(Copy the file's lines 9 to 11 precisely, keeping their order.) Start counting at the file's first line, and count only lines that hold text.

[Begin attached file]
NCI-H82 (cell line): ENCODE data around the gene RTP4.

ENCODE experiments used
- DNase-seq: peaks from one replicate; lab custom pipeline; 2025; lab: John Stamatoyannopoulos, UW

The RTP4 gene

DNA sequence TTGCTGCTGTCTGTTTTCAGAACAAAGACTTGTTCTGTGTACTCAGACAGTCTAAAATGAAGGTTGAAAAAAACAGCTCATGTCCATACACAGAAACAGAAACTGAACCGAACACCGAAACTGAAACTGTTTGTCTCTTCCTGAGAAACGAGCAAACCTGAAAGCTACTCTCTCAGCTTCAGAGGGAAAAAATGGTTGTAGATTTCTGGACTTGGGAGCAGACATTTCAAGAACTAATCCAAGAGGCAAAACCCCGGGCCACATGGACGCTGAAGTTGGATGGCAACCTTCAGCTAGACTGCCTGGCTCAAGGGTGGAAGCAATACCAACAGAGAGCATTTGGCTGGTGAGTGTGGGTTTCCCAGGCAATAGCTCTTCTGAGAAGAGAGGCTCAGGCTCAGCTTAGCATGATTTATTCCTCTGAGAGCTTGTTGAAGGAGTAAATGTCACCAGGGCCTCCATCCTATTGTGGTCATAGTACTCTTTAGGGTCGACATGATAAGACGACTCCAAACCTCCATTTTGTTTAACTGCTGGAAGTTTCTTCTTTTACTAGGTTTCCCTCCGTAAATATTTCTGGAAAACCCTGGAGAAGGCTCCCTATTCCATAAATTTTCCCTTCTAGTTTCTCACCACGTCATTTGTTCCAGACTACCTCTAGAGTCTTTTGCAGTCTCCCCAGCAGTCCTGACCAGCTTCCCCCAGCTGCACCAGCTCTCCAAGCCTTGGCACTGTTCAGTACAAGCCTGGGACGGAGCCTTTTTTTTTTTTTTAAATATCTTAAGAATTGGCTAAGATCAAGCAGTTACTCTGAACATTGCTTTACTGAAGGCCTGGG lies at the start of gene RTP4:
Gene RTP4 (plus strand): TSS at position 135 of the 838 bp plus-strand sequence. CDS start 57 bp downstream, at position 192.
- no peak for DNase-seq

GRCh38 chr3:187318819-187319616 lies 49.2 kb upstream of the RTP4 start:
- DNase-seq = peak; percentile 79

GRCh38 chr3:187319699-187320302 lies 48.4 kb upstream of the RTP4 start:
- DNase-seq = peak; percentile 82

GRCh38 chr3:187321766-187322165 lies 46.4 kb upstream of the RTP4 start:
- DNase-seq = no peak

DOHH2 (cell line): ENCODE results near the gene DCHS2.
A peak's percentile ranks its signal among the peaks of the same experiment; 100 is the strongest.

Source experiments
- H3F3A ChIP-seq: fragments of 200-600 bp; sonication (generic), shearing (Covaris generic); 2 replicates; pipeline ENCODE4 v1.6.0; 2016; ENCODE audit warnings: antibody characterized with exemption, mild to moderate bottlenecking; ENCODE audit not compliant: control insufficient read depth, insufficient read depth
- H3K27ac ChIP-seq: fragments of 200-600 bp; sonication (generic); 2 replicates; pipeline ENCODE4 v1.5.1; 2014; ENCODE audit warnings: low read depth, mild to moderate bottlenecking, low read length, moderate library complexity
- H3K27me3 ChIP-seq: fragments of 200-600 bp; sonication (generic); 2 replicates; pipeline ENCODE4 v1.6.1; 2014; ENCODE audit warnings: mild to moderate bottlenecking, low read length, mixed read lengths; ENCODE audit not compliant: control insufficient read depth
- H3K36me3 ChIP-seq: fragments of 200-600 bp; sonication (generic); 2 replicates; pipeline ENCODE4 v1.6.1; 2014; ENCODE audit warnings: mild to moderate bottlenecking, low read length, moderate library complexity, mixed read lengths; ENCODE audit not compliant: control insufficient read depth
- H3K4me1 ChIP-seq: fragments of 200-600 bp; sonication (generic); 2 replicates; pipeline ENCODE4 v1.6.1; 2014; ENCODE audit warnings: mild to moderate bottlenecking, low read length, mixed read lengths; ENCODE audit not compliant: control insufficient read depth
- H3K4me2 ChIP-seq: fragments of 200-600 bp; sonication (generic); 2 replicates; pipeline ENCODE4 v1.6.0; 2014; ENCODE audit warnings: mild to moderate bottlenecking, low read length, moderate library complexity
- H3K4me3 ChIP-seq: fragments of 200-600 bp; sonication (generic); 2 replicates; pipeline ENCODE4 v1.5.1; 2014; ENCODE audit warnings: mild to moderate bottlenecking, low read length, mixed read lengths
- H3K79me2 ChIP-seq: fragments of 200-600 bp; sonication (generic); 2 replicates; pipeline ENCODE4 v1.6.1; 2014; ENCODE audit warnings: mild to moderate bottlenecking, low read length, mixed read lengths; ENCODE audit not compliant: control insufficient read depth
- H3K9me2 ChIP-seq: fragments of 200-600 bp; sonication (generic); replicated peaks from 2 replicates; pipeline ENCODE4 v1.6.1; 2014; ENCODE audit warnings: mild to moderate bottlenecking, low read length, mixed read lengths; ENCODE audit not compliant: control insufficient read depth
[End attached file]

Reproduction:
- DNase-seq = peak; percentile 79

GRCh38 chr3:187319699-187320302 lies 48.4 kb upstream of the RTP4 start:
- DNase-seq = peak; percentile 82